Turns out that EMF is something special. Electromagnetic Fields is a techie festival in a field. And it is awesome. There are technical tracks, there are crafting tracks, there are things that have been done “just because we were told they were impossible”. You have to stay the night in a tent, but it turns out that in good weather and with working toilets and showers, camping is actually quite fun. Particularly if you have mains power in your tent.

 They had these "Tardis" devices all over camp supplying power...

They had these "Tardis" devices all over camp supplying power...

We arrived on site bright and early and picked a spot that looked sensible. Pro tip number one: Lay your power cable from the supply before you pitch your tent, otherwise you’ll find that your wire is six feet too short and have to move everything. However, with that hiccup out of the way, and having made the decision that the fact our tent looked like a “lean to” owing to some curious asymmetry in its inner workings was not going to significantly impact on its integrity, we established base camp and had a look around.

It was around two minutes before I heard someone say to me “You’re Rob Miles aren’t you”. Turns out that I am, and that the techie world has a good quotient of Hull University Computer Science graduates you are out there doing good things and remember the tall bloke who talked a lot about C#. Rather more surprisingly was that the second person to say this, thirty seconds later, was also called “Rob Miles” and was giving a talk in the afternoon. Which of course I was going to attend. I just hoped he’d maintain the integrity of the brand.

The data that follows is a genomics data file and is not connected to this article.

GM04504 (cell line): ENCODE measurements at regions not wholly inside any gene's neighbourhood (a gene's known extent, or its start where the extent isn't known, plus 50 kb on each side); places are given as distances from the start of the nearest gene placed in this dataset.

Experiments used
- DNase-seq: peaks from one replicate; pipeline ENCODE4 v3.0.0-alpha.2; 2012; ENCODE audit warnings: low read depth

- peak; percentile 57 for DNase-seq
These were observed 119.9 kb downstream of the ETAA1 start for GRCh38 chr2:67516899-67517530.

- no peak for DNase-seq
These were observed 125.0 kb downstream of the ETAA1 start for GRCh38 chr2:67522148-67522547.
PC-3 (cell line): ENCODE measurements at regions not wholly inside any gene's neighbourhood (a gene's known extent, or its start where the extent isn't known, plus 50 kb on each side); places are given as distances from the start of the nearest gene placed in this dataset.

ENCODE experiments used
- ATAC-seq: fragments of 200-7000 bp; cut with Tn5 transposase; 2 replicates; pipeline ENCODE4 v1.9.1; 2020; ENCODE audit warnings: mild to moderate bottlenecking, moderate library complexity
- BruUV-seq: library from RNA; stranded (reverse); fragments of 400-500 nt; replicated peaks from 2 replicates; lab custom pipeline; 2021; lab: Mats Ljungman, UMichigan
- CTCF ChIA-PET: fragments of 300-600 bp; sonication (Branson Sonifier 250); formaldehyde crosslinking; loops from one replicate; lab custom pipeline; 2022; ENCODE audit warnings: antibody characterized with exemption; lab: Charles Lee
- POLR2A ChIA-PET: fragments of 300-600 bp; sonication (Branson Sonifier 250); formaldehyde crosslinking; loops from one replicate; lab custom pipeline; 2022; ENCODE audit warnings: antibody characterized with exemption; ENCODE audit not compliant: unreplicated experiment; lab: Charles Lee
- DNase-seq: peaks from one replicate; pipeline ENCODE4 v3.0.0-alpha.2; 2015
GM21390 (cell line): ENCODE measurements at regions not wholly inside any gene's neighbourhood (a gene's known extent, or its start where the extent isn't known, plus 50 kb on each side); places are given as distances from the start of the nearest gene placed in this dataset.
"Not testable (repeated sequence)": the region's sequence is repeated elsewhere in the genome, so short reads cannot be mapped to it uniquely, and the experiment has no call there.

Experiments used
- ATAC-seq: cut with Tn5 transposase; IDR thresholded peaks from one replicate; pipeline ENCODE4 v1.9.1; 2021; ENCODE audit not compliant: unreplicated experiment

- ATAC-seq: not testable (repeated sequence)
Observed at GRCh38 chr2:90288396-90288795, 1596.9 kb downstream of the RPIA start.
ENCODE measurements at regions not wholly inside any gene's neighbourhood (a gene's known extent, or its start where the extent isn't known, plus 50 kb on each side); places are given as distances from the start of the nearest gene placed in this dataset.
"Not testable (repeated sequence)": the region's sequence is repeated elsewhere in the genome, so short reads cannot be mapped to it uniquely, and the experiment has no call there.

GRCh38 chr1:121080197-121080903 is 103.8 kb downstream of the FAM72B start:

The camp is huge, with three large stages for talks, four hardware labs for, well, hardware, and a bunch of other places to go and do stuff. There are themed areas around the site, with different makerspaces and interest groups all over the place.

 The best instructions you can get at the start of any event

The best instructions you can get at the start of any event

The first session was the opening one, which brought home the complexity and difficulty of creating a very well-connected village in the middle of a field. Everybody in the emf organisation does it for the hell of it, and it seemed like this year the setup had been more hellish that usual, with failing tent suppliers, hillsides and all manner of other things turning up to cause hassle. Not that we’ve noticed much not working; the only real disappointment being that the badge; a very interesting piece of technology that we all get to play with, is not ready just yet.

Anyhoo, after the opening talk the session tracks started. The great thing about emf is that at any given time there are two or three sessions that look really interesting. The bad thing about emf is that at any given time there are two or three sessions that look really interesting, and you can only go to one.

After a brief look at the Air Quality Sensor workshop being run by Southampton University (and someone else going “You’re Rob Miles aren’t you”) we caught a lecture on a tele-presence robot by Libby Miller. It was a great talk, emphasising the ease with which you can create a something that works well for remote interaction and guaranteeing a peak in sales of a certain Ikea lamp which was used as the basis of the device. I’d love to build one. The instructions are here if you fancy making one to: https://github.com/libbymiller/libbybot_eleven